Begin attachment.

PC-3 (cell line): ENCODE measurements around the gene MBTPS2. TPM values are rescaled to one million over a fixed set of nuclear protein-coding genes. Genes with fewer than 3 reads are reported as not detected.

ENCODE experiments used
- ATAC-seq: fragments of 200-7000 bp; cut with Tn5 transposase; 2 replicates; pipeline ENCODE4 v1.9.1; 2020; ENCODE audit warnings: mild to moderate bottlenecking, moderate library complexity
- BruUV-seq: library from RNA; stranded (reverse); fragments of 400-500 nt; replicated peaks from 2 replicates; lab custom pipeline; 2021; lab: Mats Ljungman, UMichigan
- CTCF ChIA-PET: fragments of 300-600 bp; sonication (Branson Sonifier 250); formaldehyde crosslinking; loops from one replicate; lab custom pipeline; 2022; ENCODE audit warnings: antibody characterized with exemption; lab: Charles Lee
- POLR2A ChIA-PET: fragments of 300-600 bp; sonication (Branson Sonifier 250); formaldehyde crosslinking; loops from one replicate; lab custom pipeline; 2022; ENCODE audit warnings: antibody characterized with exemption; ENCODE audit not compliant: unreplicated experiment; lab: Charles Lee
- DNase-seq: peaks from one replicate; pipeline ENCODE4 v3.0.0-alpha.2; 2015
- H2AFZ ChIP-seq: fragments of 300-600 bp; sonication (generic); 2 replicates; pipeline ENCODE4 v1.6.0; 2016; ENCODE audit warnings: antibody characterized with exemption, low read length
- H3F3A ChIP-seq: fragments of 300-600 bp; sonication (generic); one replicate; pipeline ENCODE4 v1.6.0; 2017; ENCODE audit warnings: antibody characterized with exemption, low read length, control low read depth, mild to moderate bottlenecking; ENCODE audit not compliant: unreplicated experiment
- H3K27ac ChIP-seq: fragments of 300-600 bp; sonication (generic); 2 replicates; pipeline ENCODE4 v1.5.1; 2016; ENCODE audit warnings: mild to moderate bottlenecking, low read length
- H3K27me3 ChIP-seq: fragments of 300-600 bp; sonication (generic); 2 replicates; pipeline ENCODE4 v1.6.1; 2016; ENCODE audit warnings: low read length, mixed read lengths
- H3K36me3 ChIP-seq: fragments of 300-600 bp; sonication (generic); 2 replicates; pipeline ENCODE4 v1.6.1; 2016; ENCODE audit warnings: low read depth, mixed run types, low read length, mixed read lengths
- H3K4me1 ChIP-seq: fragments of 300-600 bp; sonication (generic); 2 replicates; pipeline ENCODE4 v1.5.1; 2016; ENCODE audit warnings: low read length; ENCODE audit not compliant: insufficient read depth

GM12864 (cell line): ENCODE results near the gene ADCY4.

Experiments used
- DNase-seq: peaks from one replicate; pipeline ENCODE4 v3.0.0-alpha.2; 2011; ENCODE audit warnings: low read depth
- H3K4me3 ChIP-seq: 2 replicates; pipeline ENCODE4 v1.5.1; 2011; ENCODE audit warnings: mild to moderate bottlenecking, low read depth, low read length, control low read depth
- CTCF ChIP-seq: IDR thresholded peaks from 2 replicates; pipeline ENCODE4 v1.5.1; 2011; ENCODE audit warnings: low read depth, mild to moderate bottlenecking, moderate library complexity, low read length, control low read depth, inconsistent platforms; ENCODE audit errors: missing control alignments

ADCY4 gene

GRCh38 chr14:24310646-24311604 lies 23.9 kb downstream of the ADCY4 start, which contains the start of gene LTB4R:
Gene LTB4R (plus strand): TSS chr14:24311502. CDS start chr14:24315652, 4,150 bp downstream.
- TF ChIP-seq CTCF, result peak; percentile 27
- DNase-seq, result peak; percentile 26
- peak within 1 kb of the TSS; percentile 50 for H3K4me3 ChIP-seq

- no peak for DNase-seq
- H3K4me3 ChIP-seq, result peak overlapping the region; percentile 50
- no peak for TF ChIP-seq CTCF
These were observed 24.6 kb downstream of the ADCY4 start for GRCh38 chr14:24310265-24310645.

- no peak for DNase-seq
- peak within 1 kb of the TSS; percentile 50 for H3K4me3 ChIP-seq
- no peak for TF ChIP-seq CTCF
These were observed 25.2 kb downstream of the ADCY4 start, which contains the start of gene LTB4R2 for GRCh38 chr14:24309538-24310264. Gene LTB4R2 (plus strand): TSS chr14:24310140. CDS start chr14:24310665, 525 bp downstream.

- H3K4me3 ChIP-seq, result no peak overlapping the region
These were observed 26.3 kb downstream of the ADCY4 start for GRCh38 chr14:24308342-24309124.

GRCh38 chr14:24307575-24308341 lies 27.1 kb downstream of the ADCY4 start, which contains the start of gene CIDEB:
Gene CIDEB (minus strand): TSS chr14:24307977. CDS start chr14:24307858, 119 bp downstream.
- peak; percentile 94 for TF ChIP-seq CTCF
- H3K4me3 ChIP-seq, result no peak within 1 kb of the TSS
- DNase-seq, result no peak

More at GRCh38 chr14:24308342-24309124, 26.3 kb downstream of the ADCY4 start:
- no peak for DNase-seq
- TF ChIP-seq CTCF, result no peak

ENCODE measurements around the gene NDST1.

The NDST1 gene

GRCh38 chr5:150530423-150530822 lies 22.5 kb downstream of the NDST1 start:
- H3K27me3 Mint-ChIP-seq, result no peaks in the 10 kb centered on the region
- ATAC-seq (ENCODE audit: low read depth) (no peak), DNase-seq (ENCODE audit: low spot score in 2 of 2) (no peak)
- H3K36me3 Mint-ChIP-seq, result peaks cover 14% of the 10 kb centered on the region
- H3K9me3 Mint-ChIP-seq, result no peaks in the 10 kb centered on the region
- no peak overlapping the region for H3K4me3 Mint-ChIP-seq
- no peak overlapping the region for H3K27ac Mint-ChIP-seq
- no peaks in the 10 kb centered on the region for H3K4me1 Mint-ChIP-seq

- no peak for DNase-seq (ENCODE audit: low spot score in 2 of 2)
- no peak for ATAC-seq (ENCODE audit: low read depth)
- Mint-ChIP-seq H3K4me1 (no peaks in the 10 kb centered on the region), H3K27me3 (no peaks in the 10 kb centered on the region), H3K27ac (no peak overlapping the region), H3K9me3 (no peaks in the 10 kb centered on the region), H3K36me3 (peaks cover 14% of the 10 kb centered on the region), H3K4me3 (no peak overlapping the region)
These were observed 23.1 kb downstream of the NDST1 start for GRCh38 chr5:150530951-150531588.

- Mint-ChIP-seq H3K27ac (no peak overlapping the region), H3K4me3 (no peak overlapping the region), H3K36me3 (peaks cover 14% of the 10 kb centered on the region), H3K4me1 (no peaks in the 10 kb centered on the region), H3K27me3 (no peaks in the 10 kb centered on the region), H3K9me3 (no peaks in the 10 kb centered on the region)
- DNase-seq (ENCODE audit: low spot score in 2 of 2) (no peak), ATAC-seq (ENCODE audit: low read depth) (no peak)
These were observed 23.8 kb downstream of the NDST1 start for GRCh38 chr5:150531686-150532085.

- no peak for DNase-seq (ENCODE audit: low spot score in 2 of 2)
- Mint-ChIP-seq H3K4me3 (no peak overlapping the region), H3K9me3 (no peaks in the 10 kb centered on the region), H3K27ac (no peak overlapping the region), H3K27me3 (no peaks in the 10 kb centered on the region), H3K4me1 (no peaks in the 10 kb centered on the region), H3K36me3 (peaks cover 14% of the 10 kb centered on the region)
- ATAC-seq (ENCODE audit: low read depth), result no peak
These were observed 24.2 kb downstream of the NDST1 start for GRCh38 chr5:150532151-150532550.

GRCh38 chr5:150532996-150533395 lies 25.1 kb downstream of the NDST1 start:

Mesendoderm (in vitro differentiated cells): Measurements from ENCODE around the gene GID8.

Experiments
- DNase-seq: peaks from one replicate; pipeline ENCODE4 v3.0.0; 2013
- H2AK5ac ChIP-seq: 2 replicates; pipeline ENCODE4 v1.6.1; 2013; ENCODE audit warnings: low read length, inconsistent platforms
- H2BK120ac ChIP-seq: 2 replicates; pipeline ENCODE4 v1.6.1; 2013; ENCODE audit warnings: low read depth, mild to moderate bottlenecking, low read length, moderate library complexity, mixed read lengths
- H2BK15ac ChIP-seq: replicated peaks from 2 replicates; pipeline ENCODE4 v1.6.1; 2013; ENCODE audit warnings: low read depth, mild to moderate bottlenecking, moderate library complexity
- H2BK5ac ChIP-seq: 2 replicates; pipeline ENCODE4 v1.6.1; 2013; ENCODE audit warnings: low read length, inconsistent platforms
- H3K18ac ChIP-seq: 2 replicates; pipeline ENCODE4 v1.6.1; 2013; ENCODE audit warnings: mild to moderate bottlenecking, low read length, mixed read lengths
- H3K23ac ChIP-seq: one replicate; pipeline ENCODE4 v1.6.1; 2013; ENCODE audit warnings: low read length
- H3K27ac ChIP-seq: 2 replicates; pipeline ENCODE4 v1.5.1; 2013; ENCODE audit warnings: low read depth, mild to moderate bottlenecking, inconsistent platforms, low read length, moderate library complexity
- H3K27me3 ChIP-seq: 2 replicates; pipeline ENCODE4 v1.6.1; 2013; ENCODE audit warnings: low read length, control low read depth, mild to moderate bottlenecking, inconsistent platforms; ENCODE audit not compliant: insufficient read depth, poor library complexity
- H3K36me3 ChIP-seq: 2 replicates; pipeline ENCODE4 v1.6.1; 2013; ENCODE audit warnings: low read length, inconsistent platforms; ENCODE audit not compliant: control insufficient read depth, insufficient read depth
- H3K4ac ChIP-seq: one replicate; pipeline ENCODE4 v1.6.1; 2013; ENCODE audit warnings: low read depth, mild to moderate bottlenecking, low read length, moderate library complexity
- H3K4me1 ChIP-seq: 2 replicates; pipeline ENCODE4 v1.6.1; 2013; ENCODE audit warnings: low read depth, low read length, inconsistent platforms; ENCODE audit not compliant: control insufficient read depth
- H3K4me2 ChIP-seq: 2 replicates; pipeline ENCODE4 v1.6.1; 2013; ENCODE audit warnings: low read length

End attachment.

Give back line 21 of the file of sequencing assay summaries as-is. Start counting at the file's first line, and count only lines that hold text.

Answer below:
Gene LTB4R (plus strand): TSS chr14:24311502. CDS start chr14:24315652, 4,150 bp downstream.